New Study Shows Mediterranean Diet and Exercise Can Combat Aging-Related Body Changes
A groundbreaking study conducted by PREDIMED-Plus has revealed that combining the Mediterranean diet with regular physical activity can have a significant impact on aging-related body changes. The research not only aimed to determine whether the diet could prevent cardiovascular disease but also evaluated its effect on body composition.
The study, which involved 1,521 middle-aged and older participants who were either overweight or had obesity and metabolic syndrome, provided promising results. One group followed a Mediterranean diet while reducing calorie intake by 30% and increasing physical activity, while the other group followed a Mediterranean diet without any calorie restrictions or changes in physical activity.
After just one year of following the diet, participants in the calorie-restricted group experienced significant changes in body composition. They witnessed improvements in fat mass, visceral fat mass, and a loss of lean muscle mass. This breakthrough shows that an energy-reduced Mediterranean diet, when paired with increased physical activity, can counter aging-related weight gain and muscle loss.
The study author highlighted an important aspect of the Mediterranean diet that many Americans tend to overlook. Mediterranean countries prioritize incorporating vegetables into every meal, which contributes to the diet’s effectiveness. Nutritionist and registered dietitian Ilana Muhlstein recommends limiting pita bread and filling half of plates with Mediterranean diet staples like roasted eggplants, pickled turnips, and chopped salads.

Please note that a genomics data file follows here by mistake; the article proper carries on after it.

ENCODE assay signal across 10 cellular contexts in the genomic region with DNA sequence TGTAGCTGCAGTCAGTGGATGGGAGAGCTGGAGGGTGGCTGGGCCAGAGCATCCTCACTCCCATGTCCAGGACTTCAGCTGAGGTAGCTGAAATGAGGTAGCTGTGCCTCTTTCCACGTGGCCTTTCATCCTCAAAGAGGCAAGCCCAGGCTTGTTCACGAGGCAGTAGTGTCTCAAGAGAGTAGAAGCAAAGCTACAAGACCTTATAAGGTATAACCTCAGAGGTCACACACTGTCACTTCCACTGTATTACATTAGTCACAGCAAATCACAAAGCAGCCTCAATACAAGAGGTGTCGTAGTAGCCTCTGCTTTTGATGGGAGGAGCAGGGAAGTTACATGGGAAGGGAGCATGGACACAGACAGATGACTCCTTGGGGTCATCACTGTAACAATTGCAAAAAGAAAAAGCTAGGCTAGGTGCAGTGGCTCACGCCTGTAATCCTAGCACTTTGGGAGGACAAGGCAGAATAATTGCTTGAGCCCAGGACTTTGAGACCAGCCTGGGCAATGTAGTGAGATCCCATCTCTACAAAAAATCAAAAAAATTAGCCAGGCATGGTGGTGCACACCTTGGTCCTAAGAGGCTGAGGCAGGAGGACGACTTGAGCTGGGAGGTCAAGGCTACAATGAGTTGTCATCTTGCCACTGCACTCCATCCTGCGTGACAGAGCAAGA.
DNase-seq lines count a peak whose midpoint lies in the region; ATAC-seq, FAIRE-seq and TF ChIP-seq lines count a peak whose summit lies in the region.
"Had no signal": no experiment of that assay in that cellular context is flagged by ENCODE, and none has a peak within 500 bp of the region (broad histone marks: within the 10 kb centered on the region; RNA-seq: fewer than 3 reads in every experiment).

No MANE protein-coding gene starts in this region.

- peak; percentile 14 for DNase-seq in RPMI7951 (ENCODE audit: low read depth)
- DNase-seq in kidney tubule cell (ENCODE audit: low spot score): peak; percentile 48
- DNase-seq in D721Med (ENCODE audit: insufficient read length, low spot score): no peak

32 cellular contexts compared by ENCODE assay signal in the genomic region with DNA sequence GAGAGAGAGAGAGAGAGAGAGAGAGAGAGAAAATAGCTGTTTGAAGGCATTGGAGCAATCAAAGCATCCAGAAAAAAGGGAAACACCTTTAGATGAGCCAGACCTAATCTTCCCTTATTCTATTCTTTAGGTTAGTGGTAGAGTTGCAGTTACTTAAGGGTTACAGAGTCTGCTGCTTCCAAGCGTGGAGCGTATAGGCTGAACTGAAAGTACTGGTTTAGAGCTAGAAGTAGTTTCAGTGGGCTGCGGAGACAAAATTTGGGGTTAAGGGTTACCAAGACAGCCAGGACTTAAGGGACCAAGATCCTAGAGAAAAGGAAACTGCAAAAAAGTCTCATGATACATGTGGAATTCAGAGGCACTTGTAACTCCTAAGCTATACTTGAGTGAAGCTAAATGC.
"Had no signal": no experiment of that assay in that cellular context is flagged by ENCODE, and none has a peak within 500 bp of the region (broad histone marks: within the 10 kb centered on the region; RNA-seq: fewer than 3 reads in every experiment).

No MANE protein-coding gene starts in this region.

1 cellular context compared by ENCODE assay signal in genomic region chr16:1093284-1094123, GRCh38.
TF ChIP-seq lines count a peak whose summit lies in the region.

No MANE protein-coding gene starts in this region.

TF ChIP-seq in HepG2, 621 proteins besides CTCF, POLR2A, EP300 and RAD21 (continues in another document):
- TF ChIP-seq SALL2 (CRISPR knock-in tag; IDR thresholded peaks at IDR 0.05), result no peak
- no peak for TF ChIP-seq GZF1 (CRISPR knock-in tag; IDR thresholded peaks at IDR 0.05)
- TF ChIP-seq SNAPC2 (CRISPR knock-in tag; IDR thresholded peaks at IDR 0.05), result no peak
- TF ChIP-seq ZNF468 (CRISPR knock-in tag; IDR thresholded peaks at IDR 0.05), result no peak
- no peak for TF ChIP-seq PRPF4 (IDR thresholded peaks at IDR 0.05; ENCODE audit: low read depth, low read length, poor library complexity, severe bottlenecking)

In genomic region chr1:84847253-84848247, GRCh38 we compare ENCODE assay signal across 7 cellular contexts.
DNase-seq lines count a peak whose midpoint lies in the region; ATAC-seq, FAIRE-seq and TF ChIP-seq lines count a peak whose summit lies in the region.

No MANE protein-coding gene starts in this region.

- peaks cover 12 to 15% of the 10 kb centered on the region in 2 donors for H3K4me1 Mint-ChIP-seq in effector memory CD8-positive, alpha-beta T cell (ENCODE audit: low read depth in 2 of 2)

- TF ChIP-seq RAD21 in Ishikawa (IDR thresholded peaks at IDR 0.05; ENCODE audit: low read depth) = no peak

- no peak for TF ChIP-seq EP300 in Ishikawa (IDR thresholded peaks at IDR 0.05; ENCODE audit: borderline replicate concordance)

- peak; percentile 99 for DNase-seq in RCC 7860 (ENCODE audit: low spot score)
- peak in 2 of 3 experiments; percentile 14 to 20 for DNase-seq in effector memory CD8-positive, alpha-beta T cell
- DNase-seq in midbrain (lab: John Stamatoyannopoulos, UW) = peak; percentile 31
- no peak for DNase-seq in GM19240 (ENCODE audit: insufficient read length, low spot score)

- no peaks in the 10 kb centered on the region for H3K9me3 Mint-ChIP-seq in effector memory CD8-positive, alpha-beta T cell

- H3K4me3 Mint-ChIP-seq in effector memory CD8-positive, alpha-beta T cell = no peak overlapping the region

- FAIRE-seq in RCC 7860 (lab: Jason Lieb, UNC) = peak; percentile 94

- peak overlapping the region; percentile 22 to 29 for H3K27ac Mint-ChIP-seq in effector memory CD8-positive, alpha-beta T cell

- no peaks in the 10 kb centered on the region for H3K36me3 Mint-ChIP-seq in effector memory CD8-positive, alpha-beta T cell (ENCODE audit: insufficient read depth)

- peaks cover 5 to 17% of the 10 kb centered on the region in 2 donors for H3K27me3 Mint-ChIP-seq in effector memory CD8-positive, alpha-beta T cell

In addition to dietary changes, the study emphasizes the importance of regular physical activity. Muhlstein recommends about 45 minutes of exercise six days a week to align with the naturally active lifestyles of people in the Mediterranean. This level of activity, when combined with the Mediterranean diet, can yield significant results in combating aging-related body changes.
It is worth noting that the participants in the study were in regular contact with trained dietitians. This likely improved their relationship with food and eating behaviors, contributing to their overall success in following the Mediterranean diet and exercise regimen.
The findings of this study are groundbreaking and have the potential to revolutionize the way we approach aging-related body changes. By adopting a Mediterranean diet and incorporating regular physical activity into our lives, we can take proactive steps towards maintaining our health and combating the effects of aging.